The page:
Debian LTS Work November 2015

This was my seventh month as a Freexian sponsored LTS contributor. I was assigned 8 hours for the month of November.

As I did last month, I worked on review and testing of the proposed MySQL 5.5 packages for squeeze-lts and did a bit more work on Quassel.  It has been suggested that maybe we ought to just EOL Quassel since backporting the necessary fixes is so complicated.  I think they may be right, but I haven’t quite given up yet.

I reviewed CVE-2015-6360 for SRTP and my assessment was that squeeze-lts was not affected (same for the other Debian releases while I was at it).

I published one security update, it was for libphp-snoopy.  This resolves the outstanding security issues by updating to the newest version as was done for all other Debian releases.

Finally, in the interest of getting better support in tools for Debian LTS, I came up with a patch for the pull-debian-source[1] script in ubuntu-dev-tools so that it will download Debian LTS packages correctly.  Although it took a bit of investigating, the patch turned out to be very simple.  I filed bug #806749.  I also started looking at the distro-info package (thinking I’d need it updated to fix pull-debian-source, which turned out not to be the case), but didn’t finish it yet.  I plan to work on that this month.

[1] Even though this is in ubuntu-dev-tools and not devscripts, there’s really nothing Ubuntu specific about it.

Debian LTS Work October 2015

This was my sixth month as a Freexian sponsored LTS contributor. I was assigned 4 hours for the month of October and I had 4 unused hours from September for a total of 8.

With that time I started working on backporting security fixes for Quassel, but it’s turned into a major project. The commit message for one of the commits between what’s in squeeze-lts and what I was trying to backport is “Reformat ALL the source!”. That’s never a good sign.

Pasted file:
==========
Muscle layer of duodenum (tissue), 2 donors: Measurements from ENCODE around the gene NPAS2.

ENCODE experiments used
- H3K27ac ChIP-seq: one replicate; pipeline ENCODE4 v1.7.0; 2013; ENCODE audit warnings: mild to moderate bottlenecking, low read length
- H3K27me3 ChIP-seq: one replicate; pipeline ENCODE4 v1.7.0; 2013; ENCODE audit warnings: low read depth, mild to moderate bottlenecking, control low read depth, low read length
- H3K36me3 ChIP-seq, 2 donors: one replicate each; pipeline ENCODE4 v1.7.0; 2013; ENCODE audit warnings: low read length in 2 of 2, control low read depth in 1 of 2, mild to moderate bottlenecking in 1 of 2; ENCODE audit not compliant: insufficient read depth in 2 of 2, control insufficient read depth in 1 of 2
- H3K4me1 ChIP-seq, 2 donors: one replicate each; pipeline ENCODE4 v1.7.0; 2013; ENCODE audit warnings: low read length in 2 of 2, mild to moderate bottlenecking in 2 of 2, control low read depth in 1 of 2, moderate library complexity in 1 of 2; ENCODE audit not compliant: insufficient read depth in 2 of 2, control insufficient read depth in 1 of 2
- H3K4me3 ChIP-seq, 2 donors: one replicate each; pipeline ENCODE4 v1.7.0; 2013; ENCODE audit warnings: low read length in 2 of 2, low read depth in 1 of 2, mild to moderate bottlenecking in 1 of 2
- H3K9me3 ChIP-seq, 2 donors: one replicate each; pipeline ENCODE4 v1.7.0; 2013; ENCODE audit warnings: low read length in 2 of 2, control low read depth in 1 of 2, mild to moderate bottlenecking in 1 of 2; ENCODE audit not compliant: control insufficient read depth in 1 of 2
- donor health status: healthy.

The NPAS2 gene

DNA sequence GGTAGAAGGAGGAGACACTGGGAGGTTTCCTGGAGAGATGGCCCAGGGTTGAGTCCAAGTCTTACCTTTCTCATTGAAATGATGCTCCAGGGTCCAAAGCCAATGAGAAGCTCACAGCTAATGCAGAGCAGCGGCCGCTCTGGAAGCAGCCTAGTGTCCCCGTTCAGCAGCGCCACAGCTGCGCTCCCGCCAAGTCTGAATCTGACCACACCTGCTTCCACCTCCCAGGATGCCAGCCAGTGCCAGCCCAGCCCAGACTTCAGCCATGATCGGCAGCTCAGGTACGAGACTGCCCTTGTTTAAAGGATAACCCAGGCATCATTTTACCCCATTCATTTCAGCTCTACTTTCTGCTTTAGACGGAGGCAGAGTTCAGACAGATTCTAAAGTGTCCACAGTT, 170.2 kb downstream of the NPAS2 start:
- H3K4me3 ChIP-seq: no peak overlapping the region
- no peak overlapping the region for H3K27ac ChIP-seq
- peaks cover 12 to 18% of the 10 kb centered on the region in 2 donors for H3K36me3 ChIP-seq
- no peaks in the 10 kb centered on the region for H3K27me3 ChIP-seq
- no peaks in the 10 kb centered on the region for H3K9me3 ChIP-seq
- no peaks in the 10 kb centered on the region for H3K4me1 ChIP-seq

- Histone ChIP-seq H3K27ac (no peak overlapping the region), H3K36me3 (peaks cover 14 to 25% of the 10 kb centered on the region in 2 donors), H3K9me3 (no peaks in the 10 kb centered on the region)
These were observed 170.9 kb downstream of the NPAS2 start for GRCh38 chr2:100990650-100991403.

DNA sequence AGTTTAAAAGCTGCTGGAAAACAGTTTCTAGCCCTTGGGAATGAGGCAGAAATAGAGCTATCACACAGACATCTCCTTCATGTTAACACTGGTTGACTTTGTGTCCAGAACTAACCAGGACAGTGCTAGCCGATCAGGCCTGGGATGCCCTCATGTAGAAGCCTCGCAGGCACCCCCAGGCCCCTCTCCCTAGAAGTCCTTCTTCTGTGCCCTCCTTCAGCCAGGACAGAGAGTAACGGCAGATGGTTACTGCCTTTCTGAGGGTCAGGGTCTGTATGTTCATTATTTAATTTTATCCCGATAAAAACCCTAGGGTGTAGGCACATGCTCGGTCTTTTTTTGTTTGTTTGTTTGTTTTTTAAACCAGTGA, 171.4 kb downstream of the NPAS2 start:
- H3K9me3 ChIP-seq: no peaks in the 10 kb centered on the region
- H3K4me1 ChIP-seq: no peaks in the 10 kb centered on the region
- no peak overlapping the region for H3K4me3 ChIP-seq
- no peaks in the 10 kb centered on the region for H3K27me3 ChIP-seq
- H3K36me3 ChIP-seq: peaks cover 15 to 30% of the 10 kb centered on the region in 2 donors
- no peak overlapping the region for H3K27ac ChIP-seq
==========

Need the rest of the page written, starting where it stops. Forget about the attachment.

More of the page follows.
I set that aside and focused instead on reviewing the MySQL 5.5 packages that the LTS team is working on. They are getting there, but we need to make sure we have it all right as we don’t want to break existing installations.

This month I hope to continue the work on both these packages.

Resolving Tension …

I just noticed this post with the same title. At least in my case, I feel the tension with the community council is resolved.

In my case I resolved it by resigning from the Kubuntu Council, stopping work on Ubuntu development, and starting to migrate more of my systems to Debian.

For me, the tension is resolved because it’s not my problem any more.

Debian LTS Work August 2015

This was my fourth month as a Freexian sponsored LTS contributor. I was assigned 4 hours which was enough for me to release a fix for screen and review CVEs for libvpx and determine that they did not apply to squeeze-lts. The screen update is covered under DLA 305-1.

Why we care about administrivia (some of it, anyway)

We have enough debate about are things required by policy in Debian that, in my opinion we sometimes lose track of why things are a good idea to begin with. I just had a conversation via GitHub with a potential upstream developer (I’m looking into packaging something he developed) that reminded me about some of the reasons some of the non-code we try to ship are a good idea.

This is a Python based project. References to (manifest) translate to “extra files to put in the tarball” and references to sdist mean the source tarball.

UPSTREAM: Thanks for the pull request. Is there any place where I can find more information about this manifest file, and why it’s important to have one?

ME: There are two files (LICENSE and CHANGELOG) that it would be good to have in the sdist, each for their own reason:
We want LICENSE because since Debian distributes both source and binary we want a copy of the exact license for the code in our source distribution so the the requirements are clear and self-contained. I think this is a good general practice anyway.